Williams resists urge to fish, bags big buck instead

While deer hunting on a parcel of property in Red River Parish, 58-year-old retired logger Kevin Williams of Winnfield watched a little 4-point buck come by where Williams sat 25 feet up a tree in a lock-on stand. The buck hung around awhile and then left.

“It was a pretty sunny day and I had an urge to get off my stand and go fishing instead,” Williams said. “Something told me to stay in the stand awhile longer and I’m glad I did.”

One reason Williams decided to continue his deer hunt instead of opting for his fishing rod was a photo he had gotten on his trail camera a few days before.

“I had an old trail camera that didn’t work right so I ditched it and bought a new camera,” he said. “The first picture I found on the new camera was of a really big buck with an impressive non-typical rack.”

Smaller buck alerts hunter

On the morning of Nov. 19, Williams left his home in Winnfield and drove to his camp in Red River Parish. He hung his stand and was settled in before daylight. Sitting in his stand, Williams was looking at a dense thicket near a creek. There was a little opening where he could see maybe 40 yards.

“After the little 4-point left the area, I watched another deer, a spike with one side broken off, come up and start eating the corn I had scattered out from the stand,” Williams said. “The spike ate awhile and then suddenly stopped eating, looked back in the thicket as if he had heard or seen something. Then he went back to eating and abruptly stopped eating again, raised his head and looked back in the thicket. I felt like something was about to happen.

“I was looking in the direction the spike had been looking and through the brush I saw a deer wading the creek and I could see horns.”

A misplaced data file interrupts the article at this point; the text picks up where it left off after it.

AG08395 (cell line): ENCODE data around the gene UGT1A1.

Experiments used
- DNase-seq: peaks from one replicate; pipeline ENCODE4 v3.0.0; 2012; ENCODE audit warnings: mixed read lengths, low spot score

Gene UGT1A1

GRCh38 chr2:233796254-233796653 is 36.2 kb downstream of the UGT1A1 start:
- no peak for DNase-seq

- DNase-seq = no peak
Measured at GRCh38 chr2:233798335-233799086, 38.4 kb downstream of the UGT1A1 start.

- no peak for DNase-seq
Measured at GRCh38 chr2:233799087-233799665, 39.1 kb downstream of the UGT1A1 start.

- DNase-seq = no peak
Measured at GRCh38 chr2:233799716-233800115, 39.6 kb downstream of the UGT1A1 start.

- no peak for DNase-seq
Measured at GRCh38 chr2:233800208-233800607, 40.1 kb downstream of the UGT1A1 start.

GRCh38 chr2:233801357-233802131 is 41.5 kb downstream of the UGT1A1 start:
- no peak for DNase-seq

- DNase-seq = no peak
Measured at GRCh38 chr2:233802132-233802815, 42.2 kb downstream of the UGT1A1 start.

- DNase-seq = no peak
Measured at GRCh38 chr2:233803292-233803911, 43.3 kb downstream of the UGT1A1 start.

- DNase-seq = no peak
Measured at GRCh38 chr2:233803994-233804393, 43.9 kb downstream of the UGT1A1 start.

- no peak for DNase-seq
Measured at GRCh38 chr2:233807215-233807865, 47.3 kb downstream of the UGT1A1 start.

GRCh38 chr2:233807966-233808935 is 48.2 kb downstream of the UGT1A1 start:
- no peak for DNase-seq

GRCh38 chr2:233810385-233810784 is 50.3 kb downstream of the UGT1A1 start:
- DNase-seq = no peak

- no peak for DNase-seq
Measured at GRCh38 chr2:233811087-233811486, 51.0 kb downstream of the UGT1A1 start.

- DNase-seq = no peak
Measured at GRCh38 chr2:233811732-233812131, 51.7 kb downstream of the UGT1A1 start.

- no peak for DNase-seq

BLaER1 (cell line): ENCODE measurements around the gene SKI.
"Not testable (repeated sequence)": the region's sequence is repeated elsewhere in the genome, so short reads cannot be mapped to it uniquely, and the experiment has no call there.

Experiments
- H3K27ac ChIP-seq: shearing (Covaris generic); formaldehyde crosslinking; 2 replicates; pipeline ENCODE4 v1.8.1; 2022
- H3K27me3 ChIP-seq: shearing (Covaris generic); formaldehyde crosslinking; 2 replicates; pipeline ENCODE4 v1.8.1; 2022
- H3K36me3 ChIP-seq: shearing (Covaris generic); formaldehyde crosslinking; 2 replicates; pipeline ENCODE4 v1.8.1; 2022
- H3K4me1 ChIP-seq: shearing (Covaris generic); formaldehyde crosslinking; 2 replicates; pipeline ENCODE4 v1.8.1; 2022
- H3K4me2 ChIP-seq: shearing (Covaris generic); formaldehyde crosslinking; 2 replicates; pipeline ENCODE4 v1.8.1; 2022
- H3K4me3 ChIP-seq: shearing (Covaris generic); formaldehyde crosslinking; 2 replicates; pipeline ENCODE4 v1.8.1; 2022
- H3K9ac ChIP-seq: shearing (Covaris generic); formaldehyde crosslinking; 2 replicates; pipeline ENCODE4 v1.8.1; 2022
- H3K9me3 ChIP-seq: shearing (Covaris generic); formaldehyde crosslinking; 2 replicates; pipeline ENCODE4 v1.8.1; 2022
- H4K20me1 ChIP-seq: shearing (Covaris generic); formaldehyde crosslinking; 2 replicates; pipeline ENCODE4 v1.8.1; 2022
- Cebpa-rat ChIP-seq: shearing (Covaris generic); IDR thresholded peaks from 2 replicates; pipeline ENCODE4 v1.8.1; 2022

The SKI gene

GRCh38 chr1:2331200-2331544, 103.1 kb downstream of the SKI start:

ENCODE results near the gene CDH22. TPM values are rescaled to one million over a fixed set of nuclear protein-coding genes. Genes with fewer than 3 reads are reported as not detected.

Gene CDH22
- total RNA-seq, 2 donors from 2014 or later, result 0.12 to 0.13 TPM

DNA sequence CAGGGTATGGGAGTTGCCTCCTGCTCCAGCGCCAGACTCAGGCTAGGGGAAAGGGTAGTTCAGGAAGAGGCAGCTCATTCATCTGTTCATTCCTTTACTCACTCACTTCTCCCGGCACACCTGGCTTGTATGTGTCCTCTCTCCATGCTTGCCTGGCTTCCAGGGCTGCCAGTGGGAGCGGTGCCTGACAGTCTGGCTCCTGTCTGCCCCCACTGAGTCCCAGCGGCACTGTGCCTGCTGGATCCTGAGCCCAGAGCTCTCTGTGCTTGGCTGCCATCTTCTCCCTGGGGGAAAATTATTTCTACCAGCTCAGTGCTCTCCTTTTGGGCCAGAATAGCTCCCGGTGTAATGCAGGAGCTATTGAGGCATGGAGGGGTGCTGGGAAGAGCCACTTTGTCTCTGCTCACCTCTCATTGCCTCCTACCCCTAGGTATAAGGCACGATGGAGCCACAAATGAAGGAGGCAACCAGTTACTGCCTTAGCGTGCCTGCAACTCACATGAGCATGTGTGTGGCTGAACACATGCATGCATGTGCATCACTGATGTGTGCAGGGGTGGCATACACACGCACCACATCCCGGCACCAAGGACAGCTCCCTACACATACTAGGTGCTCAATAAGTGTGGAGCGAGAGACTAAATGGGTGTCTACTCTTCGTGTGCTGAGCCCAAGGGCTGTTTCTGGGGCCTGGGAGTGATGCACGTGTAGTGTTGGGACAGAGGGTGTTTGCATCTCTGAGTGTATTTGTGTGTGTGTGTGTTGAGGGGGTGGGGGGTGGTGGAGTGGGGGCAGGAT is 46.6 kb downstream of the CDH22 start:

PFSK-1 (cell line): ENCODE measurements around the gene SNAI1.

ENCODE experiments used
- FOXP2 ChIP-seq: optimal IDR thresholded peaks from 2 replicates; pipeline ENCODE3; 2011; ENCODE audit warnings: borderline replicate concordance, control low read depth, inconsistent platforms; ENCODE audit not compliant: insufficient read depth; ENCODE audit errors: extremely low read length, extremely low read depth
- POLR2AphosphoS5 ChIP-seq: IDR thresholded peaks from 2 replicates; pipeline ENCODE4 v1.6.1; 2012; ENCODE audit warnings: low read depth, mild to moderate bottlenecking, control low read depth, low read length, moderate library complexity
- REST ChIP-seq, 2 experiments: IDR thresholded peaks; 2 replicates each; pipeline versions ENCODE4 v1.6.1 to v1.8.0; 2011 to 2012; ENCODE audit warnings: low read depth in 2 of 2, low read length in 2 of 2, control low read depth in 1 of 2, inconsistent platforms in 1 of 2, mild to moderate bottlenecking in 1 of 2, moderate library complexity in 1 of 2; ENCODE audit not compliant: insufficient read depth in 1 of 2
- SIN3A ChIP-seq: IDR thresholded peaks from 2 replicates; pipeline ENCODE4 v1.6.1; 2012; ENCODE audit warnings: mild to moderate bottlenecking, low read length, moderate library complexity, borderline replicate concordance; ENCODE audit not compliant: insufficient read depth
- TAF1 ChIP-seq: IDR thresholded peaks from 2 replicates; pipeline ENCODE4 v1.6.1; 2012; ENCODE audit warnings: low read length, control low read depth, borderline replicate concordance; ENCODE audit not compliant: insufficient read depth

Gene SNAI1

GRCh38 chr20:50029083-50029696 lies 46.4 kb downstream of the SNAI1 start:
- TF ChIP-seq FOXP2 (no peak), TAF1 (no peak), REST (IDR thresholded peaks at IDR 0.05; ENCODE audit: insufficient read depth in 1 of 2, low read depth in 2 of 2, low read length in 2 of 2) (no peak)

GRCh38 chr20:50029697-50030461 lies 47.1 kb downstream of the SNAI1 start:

Nerves take hold

Williams had gotten earlier pictures of a 10-point buck hanging out in the area and felt like he was looking at the 10-point. Then the deer came out of the water and shook himself. Williams has a bracket he had made for his phone camera to do a video of the hunt, so he got the camera set up and turned it on.

“The little spike, which had walked toward where the big one was, returned and began eating corn again,” he said. “I had an arrow nocked and was watching the big one when it turned and I was able to see the kickers on the back of the rack and I knew it was the big one.

“When I realized what I was looking at, I got really nervous; I wondered if the top of the tree where I was sitting might have been shaking,” he laughed.

The buck took a step at 18 yards and Williams drew his bow. He was shooting a Bear Approach HC bow with a Blood Sport arrow and 100 grain Red River broadhead.

“I held the bow at full draw for what seemed like forever as the buck just stood there behind some brush,” Williams said. “Then the little spike started walking toward me and I was afraid he might see me and the hunt would be over. When I noticed both bucks looking away, I let off on my bow.”

The big buck turned as if to walk away but stepped into a narrow lane. Williams again drew his bow and released the arrow. The buck, hit in the spine, dropped on the spot. Getting down and walking to the deer, a second arrow finished him off.

Non-typical beast

The buck sported a non-typical rack of 18 points with 18 inches of sticker points. He had a 16 ½ inside spread and weighed 205 pounds and was aged at 5 ½ years old. Taking the buck to Simmons Sporting Goods to be entered in that store’s big buck contest, the rack measured an even 185 inches, which put the buck in second place in the Non-typical local archery division in the contest.

“I’m sure glad I decided to stay in my stand that day and not get down and go fishing,” Williams said.

About Glynn Harris 508 Articles
Glynn Harris is a long-time outdoor writer from Ruston. He writes weekly outdoor columns for several north Louisiana newspapers, has magazine credits in a number of state and national magazines and broadcasts four outdoor radio broadcasts each week. He has won more than 50 writing and broadcasting awards during his 47 year career.